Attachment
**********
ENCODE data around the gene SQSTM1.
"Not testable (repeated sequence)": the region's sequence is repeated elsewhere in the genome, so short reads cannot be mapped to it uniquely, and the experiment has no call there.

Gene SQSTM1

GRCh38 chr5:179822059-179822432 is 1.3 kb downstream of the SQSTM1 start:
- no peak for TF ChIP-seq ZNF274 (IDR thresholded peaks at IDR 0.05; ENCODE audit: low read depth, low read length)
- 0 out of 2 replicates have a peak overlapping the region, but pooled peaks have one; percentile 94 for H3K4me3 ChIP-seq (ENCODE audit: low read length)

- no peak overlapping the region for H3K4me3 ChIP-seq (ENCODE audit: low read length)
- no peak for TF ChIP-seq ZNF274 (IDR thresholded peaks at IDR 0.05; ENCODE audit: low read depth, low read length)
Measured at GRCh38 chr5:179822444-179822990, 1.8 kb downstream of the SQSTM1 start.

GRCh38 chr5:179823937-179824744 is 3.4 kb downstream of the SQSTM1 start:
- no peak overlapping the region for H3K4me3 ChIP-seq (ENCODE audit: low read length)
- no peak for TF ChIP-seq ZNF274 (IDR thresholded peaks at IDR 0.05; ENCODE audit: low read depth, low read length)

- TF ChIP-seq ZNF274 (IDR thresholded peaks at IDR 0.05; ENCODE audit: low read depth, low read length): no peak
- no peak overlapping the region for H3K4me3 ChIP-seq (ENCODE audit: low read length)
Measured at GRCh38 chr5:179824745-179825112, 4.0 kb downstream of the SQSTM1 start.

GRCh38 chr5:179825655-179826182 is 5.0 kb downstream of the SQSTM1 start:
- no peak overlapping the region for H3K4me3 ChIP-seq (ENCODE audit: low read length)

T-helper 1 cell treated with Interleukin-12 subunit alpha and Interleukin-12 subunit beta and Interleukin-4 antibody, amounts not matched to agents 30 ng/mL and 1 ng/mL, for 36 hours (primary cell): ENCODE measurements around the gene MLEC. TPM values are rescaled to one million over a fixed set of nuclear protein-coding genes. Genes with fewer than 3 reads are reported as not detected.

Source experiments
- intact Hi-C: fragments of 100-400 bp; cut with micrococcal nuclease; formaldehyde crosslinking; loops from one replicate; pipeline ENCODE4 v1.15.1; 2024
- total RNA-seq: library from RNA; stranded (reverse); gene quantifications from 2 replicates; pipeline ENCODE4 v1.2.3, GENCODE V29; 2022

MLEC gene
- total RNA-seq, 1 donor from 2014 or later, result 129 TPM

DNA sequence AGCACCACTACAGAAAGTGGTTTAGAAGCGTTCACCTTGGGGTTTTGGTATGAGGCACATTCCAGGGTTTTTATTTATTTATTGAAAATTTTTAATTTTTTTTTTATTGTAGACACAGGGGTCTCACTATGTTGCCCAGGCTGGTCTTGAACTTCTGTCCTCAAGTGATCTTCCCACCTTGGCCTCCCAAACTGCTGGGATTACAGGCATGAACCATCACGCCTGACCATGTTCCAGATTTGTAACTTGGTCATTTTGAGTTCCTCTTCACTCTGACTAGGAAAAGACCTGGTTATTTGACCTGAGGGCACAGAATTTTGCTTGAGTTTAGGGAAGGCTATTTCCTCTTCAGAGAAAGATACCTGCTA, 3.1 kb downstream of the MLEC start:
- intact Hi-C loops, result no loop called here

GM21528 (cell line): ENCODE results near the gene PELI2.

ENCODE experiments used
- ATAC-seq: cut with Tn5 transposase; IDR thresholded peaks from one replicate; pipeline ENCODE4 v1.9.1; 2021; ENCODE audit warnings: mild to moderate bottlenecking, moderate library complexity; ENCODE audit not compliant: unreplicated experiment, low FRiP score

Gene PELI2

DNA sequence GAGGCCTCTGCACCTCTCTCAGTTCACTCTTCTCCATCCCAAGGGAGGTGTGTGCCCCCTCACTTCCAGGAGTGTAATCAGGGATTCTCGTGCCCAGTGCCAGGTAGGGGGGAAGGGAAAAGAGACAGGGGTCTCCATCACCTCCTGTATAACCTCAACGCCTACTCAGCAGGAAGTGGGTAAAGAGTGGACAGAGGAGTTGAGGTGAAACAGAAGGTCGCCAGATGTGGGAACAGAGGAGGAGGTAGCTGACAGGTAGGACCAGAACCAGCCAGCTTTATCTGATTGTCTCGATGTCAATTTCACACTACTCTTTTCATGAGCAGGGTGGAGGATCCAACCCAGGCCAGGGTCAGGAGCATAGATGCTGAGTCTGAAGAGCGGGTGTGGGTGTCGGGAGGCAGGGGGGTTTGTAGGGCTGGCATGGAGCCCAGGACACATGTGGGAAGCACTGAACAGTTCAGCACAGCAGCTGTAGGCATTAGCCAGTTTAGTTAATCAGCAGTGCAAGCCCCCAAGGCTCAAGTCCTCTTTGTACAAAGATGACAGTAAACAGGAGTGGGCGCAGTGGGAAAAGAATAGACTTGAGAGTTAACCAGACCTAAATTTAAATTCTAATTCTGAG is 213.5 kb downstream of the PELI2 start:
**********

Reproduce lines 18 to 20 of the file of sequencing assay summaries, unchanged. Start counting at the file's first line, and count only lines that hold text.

T-helper 1 cell treated with Interleukin-12 subunit alpha and Interleukin-12 subunit beta and Interleukin-4 antibody, amounts not matched to agents 30 ng/mL and 1 ng/mL, for 36 hours (primary cell): ENCODE measurements around the gene MLEC. TPM values are rescaled to one million over a fixed set of nuclear protein-coding genes. Genes with fewer than 3 reads are reported as not detected.

Source experiments
- intact Hi-C: fragments of 100-400 bp; cut with micrococcal nuclease; formaldehyde crosslinking; loops from one replicate; pipeline ENCODE4 v1.15.1; 2024